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ARSCLIST  February 2013

ARSCLIST February 2013

Subject:

Re: ARSC Conference Program scheduling- Your vote counts

From:

Peter Hirsch <[log in to unmask]>

Reply-To:

Association for Recorded Sound Discussion List <[log in to unmask]>

Date:

Sun, 24 Feb 2013 15:00:15 -0500

Content-Type:

text/plain

Parts/Attachments:

Parts/Attachments

text/plain (94 lines)

Sorry, I did forget one other point.

I know that it is not always possible to find institutions willing to
provide space, but I do want to second the comments on how unsuited
hotel facilities are for the sort of presentations that are the meat
of the ARSC conferences. The Palo Alto conference showed that you can
house the attendees in a location and even hold committee meetings
there, but use first the rate lecture halls on the Stanford campus a
few minutes away. I also do not recall there being a lack of competent
AV operators, at least not at the sessions I attended.

I realize that I must know just a small slice of what goes into
managing a conference, putting together the program and all the local
arrangements, so I mean no disrespect to any of those who have chosen
to put the conferences on in hotel facilities. I just think this is
one of the issues that are worth airing at this point in time when we
seem to have a groundswell of sentiment for making some changes.

My best,

Peter Hirsch

On Sun, Feb 24, 2013 at 2:49 PM, Peter Hirsch <[log in to unmask]> wrote:
> Having attended, I believe, four ARSC conferences and presented at
> one, I have just a few marginal comments to make.
>
> I think that, unless there is only one presentation going on at a
> time, there will be people who will be frustrated by having to miss
> ones that are of interest because they are in your area(s) of
> specialty or because they are not and you are missing the opportunity
> to widen your horizons. This has been stated already and I do not know
> if it is reasonable to cut back drastically on the number of
> presentations. Still, it doesn't hurt to state the obvious fact that
> you can't be two places at one time. I am making my possibly redundant
> point because I am one of those who come to the conferences because I
> am interested in all aspects of activity that ARSC encompasses. I
> enjoy presentations that are in areas that I am at least moderately
> experienced and qualified, like collecting, history of musical
> figures, trends in the recording industry and cataloging. Also, I
> equally make a point of attending the more technical presentations,
> specifically because my knowledge there is pretty sketchy and I just
> might learn from those much more expert than myself. I understand the
> pull that Tom F. and Steve S. have described between attending
> programs situated in your "power alley" to justify attending for
> professional reasons and sitting in on what sounds cool or might have
> charismatic presenters or guests, but is not related to what you do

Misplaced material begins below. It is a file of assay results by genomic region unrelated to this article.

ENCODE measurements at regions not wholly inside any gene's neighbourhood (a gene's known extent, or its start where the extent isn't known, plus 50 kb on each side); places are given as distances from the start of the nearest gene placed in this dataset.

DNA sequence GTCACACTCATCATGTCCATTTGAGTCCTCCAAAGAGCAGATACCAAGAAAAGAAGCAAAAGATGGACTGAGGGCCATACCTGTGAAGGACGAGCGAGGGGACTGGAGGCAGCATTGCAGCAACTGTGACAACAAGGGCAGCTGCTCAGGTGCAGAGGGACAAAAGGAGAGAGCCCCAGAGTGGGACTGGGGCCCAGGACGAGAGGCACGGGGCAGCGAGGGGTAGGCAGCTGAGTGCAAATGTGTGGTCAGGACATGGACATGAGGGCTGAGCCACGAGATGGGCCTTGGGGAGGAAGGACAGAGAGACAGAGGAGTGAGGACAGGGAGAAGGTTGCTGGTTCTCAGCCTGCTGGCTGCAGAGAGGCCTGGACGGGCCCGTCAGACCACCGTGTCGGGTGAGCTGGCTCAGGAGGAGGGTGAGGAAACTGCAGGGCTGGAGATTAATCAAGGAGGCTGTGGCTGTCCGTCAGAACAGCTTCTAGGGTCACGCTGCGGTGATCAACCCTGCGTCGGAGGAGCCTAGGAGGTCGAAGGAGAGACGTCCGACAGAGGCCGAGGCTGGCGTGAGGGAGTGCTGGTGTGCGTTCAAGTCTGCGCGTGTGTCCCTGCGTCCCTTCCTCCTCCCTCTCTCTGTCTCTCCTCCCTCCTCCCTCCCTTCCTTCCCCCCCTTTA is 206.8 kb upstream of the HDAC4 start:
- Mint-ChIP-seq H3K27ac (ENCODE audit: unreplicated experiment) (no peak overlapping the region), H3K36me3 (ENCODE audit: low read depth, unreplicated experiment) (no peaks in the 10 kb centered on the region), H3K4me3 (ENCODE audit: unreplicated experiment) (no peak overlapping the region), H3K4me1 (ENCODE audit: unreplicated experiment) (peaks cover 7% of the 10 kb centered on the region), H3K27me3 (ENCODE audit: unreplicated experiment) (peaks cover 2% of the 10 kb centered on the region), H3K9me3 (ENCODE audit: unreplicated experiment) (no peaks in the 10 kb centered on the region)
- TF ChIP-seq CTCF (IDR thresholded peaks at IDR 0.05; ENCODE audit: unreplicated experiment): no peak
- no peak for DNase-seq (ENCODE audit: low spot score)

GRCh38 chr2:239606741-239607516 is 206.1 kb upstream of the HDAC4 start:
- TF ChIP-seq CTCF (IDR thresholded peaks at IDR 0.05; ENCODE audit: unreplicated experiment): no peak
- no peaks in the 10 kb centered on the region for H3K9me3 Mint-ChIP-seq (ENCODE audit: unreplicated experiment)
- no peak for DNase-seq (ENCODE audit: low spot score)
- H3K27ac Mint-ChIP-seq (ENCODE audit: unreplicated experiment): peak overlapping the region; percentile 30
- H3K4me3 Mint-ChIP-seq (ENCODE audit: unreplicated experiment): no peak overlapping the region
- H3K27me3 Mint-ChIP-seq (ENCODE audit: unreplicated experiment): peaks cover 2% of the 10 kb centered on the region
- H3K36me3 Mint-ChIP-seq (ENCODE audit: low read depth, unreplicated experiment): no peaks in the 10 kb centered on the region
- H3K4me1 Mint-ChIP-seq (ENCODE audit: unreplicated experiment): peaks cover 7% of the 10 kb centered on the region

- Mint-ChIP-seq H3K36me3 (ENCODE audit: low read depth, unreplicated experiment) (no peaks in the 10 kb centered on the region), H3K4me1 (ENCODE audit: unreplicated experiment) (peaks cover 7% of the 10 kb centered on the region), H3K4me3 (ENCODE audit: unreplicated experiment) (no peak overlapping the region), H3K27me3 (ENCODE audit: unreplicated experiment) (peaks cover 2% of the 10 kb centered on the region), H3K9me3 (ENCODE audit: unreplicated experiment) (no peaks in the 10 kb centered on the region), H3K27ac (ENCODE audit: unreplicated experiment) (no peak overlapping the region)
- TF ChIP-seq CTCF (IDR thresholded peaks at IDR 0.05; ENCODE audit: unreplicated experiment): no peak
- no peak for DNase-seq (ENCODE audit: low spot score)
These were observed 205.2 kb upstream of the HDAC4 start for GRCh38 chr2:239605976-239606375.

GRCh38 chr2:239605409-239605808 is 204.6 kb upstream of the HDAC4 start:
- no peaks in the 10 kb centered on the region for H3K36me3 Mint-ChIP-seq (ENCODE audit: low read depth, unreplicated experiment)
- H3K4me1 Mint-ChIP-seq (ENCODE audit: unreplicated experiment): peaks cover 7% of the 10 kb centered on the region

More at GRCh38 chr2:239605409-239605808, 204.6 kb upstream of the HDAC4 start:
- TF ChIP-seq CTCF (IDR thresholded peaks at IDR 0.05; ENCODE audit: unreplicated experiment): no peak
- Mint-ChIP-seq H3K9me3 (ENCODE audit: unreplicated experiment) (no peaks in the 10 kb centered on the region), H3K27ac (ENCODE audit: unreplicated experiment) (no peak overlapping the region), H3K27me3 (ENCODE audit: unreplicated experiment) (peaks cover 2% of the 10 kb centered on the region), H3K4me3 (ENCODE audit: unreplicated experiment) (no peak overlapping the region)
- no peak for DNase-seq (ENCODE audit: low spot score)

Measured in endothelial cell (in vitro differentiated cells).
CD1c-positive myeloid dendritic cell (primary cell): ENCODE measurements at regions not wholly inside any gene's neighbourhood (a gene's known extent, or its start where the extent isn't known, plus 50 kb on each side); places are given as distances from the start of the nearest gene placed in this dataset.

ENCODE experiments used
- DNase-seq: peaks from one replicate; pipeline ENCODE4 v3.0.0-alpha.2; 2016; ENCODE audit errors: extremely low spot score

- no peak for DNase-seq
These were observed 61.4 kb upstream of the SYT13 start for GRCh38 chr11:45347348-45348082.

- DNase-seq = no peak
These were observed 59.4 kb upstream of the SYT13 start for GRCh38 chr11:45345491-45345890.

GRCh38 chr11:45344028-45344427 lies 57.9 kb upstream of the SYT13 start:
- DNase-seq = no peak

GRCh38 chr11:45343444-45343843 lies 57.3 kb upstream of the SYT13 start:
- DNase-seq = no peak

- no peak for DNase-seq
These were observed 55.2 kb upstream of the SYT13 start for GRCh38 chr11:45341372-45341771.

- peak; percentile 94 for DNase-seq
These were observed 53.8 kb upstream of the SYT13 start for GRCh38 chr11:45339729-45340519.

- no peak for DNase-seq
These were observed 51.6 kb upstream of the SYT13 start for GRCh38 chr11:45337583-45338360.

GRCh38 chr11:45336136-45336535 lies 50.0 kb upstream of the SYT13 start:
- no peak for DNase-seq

> for a living. I do receive some financial support from my employer for
> attending ARSC conferences on some occasions, though not always and
> the amount nowadays does not cover even close to half of my expenses.
> This means that I don't feel a major compulsion to only go to
> presentations approved by them. I would be happiest with fewer events
> so that nothing is happening concurrently with something else, but
> that is only my personal take on things. I can see that a conference
> program that presents a larger menu is more likely to have something
> for everyone, though it does also open the door for those just taking
> a stab at presenting who have little to add to the common knowledge of
> ARSC.
>
> My experience presenting in Seattle (I believe I had half an hour) was
> pretty educational for me and hope at least a little for the audience.
> I echo the pleas that you prepare and run through your presentation as
> many times as you have to (who could disagree?). I was shocked to see
> that, what looked like a few hundred words on the page could take me
> so long to enunciate out loud. I cut and slashed and worked on
> developing a decent rhythm to the way I spoke. As it turned out, I
> read mostly, but also was able to inject comments as they came to mind
> or in response to audiences comments. I don't think I had to do any
> truncation on the fly, but I would have really appreciated 15 or 20
> more minutes, mostly so that there could have been a better Q & A at
> the end.
>
> Regarding the use of visuals. All I can say is that when I announced
> that there was no multi-media component, just monomedia me talking,
> the audience cheered. I have the recording of my presentation that
> documents how little the audience wanted to sit through another
> PowerPoint lecture. I have seen some good slide shows and obviously we
> in ARSC like to listen to things, but I have never liked it when I
> felt that the visual was either there to remind the speaker where he
> was. I don't mind looking at them afterwards if they are printed out,
> but I could do without them while I am trying to listen. As mentioned
> a few times, some presenters put the entire content of their talk,
> sometimes verbatim. This ought to be specifically forbidden by the
> program committee if they are at all interested in assuring a decent
> level of quality.
>
> I have trimmed out some of the previous comments in this thread simply
> to condense things. It is not that I wish to ignore them, since they
> all made pretty good points.
>
> Looking forward to seeing you in KC,
>
> Peter Hirsch
>

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